Paintings by Vietnamese refugees interned at Hong Kong’s Whitehead Detention Center went on display this week at UC Irvine.
The exhibit, sponsored by the UCI student action group Project Ngoc, graphically portrays the lives of 23,000 Vietnamese refugees now living under guard in camps ringed by barbed wire. The art will be on display in the Student Center through Dec. 16.
“These paintings depict the kind of suffering and sacrifice that the boat people have to go through to find freedom,” said Anh Hong Do, who with her four brothers and sisters escaped Vietnam aboard a 24-foot boat full of refugees and landed in Malaysia after 12 days at sea. She is now a UCI senior majoring in political science.
“They show the terrible conditions these refugees have to live in every day and the psychological impact of camp life--not only on adults but also on children,” said Do, 21, a member of Project Ngoc, also known as Project Pearl. “Children sometimes live five years or more in these camps and grow up with no other images than of barbed wire and armed guards.”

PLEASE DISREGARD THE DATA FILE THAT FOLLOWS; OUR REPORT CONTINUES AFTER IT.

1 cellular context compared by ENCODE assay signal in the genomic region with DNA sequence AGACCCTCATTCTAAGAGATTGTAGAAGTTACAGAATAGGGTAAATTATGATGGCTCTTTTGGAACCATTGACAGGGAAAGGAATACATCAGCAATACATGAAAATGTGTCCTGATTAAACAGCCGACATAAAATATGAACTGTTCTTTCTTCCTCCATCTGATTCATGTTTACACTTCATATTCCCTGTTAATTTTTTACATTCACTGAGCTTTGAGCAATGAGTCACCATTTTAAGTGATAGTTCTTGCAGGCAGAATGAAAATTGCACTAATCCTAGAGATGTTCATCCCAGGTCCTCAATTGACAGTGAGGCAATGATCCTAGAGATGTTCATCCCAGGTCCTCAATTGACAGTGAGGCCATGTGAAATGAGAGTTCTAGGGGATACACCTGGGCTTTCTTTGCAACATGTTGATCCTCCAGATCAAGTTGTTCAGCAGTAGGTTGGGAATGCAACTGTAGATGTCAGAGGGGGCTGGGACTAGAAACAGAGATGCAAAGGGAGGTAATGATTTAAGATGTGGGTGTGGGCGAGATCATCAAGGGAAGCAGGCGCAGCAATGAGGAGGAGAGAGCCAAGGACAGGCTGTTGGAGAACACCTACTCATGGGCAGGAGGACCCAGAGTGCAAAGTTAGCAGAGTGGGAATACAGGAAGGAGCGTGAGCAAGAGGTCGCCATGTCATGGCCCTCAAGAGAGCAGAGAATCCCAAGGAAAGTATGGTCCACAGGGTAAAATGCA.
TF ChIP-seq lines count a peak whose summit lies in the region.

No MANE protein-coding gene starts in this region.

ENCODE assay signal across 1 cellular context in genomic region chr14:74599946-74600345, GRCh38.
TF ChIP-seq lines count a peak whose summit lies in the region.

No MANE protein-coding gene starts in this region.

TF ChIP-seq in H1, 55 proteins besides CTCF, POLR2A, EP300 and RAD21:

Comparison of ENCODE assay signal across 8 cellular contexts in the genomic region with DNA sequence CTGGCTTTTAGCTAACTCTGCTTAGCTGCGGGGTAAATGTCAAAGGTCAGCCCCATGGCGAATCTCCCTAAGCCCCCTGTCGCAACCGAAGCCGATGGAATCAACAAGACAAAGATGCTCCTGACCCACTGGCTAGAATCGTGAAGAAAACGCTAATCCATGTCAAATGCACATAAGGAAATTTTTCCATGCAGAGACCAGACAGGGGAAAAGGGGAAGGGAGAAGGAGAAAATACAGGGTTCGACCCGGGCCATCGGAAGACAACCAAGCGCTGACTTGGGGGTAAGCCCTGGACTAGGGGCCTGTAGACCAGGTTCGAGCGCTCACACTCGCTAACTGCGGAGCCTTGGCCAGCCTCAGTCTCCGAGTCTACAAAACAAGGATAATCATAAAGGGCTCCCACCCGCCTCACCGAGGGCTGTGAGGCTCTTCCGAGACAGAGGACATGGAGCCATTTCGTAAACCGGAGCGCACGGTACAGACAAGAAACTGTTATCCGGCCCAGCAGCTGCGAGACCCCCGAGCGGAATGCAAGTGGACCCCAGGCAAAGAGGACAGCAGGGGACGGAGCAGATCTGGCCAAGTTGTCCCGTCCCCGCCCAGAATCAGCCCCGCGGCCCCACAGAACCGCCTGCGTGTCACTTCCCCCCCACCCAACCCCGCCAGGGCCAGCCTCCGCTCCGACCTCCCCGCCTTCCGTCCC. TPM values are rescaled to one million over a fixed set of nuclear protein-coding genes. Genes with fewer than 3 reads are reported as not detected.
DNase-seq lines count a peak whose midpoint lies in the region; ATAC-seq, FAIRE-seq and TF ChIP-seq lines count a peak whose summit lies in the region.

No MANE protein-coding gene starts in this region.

The 30 paintings now on display are part of 50 collected by Project Ngoc volunteers who worked at the Whitehead camps. The entire collection was displayed for the first time last year in a two-day exhibit that raised $2,000, which the organization used to sponsor relief efforts undertaken by Do and others last summer in Hong Kong.
Do said her group is negotiating with universities across the country to send the remaining 20 paintings on a road tour next year.
“If only the outside world can see the conditions and the violations of human rights that these refugees are put under,” Do said. “It is a gross social injustice that I would like to fight.”
The paintings may be viewed free of charge in the lower level of the Student Center from 7:30 a.m. to 11 p.m. on weekdays and 10 a.m. to 11 p.m. on weekends.